Skaters can’t use their hands, elbows or heads to block, and pushing another player from behind is prohibited. Rule breakers serve time in the penalty box.

The first time Lucille Brawl was sent to the penalty box, “I was Facebooking it,” says Jackie Glass with pride. “You gotta learn the rules and the consequences of breaking those rules.”

During Junior Warriors practices, coaches often stop the skaters during scrimmages to break down the rules. They call this “Zack Morris-ing it out” after the star of “Saved by the Bell,” who would take timeouts during the show to explain what was happening.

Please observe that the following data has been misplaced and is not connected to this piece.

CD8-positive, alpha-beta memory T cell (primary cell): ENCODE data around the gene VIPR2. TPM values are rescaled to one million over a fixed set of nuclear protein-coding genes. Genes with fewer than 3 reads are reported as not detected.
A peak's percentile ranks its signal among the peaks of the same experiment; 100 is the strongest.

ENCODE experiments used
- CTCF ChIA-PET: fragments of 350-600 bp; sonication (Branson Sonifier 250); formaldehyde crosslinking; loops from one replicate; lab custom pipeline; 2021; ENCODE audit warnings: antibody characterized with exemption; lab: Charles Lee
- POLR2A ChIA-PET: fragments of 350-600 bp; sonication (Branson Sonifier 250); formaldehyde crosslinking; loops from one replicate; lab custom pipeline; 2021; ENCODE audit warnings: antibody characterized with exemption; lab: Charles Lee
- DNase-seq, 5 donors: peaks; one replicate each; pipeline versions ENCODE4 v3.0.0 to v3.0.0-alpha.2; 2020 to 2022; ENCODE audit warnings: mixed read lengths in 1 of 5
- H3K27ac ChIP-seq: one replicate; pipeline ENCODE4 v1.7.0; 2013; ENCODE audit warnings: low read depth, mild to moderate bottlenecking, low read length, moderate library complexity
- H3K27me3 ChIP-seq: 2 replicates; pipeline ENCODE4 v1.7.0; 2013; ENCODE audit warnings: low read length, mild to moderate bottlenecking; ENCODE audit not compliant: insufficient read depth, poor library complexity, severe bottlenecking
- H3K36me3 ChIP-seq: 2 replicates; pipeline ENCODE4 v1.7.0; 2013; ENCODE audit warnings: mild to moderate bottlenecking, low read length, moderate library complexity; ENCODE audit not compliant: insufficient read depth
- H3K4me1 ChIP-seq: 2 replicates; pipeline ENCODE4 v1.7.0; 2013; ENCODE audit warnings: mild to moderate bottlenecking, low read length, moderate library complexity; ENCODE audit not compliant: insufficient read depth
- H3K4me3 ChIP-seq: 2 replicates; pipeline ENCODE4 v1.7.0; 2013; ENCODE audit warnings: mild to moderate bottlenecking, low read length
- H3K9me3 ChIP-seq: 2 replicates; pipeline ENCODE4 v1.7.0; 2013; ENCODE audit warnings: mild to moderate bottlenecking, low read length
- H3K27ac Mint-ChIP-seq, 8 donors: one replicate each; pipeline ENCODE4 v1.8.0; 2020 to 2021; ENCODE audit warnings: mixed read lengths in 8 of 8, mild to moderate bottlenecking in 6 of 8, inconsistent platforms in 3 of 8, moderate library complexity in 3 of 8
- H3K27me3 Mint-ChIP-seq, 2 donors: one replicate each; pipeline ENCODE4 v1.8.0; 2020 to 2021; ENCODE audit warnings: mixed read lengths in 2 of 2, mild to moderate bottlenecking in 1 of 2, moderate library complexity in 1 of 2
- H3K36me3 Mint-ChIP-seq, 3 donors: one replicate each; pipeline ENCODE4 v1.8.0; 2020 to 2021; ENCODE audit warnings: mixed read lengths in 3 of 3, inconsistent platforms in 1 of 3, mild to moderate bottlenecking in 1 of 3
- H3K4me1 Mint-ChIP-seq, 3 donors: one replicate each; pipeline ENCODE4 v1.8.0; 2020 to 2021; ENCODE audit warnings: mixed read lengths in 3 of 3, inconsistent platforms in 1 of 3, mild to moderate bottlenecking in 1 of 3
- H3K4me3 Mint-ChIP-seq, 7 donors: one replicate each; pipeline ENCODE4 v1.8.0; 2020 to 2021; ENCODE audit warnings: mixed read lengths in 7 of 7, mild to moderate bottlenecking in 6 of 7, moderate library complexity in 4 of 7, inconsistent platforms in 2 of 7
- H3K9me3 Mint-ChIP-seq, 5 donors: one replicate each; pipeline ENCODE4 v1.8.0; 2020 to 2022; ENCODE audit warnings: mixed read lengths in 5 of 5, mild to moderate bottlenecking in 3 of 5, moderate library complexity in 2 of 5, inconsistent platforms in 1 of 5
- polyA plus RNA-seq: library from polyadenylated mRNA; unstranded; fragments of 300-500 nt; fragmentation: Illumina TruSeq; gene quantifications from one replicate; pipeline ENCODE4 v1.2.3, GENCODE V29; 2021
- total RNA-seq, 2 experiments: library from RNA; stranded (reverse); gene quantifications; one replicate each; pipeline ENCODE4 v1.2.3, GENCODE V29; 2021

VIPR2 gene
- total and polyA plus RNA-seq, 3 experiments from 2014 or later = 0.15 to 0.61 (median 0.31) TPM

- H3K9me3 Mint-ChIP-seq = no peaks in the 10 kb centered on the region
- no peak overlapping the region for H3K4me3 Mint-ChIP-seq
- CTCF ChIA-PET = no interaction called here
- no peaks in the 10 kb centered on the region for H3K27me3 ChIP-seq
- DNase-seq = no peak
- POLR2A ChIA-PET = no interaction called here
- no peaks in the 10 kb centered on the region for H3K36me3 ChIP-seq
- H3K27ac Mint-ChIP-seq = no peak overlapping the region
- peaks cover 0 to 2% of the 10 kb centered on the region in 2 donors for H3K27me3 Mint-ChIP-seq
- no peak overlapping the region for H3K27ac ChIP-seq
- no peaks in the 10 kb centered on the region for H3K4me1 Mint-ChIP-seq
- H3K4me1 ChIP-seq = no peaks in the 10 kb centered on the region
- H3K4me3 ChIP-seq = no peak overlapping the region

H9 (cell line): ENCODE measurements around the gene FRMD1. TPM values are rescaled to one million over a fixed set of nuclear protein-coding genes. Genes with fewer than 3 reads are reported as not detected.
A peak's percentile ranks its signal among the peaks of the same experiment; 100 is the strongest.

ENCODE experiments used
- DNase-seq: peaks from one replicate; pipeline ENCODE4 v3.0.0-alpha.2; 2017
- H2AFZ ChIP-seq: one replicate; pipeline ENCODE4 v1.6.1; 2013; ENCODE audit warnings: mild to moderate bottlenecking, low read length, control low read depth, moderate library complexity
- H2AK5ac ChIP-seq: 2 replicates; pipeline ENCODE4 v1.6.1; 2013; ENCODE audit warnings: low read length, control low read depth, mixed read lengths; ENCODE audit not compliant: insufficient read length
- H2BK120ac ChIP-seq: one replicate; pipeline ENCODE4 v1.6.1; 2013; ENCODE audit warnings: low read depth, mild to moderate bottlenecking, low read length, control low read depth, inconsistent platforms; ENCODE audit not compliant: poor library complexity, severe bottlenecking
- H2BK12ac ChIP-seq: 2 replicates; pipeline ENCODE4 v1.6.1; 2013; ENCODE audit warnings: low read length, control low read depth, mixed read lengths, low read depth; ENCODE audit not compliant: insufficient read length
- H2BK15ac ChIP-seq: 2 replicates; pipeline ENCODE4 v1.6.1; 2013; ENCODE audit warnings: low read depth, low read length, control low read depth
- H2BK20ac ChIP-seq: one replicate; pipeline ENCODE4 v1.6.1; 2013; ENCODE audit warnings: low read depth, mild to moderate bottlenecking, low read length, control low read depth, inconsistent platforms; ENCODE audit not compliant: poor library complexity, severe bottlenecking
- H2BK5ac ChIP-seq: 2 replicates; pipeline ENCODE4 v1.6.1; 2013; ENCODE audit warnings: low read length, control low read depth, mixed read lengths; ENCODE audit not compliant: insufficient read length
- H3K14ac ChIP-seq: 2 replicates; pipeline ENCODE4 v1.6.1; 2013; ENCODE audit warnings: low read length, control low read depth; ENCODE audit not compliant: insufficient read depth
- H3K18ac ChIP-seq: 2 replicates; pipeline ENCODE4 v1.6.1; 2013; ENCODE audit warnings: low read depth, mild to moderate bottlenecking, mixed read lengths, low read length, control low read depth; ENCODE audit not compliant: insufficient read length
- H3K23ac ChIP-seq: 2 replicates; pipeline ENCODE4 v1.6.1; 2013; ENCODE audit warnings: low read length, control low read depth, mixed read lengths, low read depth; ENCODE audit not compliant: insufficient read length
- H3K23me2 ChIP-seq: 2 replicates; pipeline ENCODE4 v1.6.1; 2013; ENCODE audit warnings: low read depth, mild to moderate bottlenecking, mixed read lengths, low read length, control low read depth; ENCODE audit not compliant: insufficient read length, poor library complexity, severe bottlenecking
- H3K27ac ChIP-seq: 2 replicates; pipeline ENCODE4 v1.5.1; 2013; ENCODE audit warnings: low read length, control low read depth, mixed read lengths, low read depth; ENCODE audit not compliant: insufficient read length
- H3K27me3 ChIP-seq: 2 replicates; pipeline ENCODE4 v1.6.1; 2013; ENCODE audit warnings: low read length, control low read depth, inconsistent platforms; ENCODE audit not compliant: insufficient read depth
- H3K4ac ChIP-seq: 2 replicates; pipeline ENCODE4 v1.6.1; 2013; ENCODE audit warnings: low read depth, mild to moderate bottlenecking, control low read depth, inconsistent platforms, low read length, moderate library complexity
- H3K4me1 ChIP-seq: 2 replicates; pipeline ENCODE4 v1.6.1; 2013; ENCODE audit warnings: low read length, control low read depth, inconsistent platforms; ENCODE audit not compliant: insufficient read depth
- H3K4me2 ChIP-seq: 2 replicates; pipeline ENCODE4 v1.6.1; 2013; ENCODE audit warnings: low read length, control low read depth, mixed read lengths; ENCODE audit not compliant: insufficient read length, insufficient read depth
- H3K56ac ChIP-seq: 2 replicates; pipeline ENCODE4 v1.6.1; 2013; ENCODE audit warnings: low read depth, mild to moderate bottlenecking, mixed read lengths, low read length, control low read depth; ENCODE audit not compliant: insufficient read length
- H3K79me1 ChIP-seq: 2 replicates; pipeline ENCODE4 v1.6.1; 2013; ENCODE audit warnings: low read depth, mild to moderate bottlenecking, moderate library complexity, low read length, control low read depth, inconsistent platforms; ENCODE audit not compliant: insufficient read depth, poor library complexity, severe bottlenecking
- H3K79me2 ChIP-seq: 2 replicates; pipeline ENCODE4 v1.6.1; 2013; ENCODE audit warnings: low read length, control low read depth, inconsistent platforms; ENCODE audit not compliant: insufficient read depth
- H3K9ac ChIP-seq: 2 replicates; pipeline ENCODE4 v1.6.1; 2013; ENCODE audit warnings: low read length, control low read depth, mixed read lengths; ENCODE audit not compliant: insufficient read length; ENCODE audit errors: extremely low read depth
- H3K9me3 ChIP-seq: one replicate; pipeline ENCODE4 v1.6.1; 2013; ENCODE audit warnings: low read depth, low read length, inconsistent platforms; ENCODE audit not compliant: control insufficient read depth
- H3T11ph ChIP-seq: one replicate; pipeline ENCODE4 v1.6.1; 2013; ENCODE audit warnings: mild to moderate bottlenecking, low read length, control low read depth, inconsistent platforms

The Junior Warriors learn lessons on and off their skates. Brant says a big part of the team’s mission is giving back to the community. The Junior Warriors recently participated in an event that raised money for skin cancer research, and in December they’ll wrap presents for kids at Della Lamb Community Services.

“The overall goal,” Brant says, “is to teach them to work hard, play hard and be themselves.”

The players take their team and their sport seriously. Haven Price, a 16-year-old Junior Warrior from Shawnee known as Miss-B-Haven, says she’s looking forward to the day that roller derby is included in the Summer Olympics.

“I’m going,” Price says.

And Kylie Glass is determined to keep playing jammer. Over the summer, she played the scoring position and was voted MVP.

“I like jamming because I’m the one being counted on,” Glass says. “It makes me work harder.”


Information from: The Kansas City Star, https://www.kcstar.com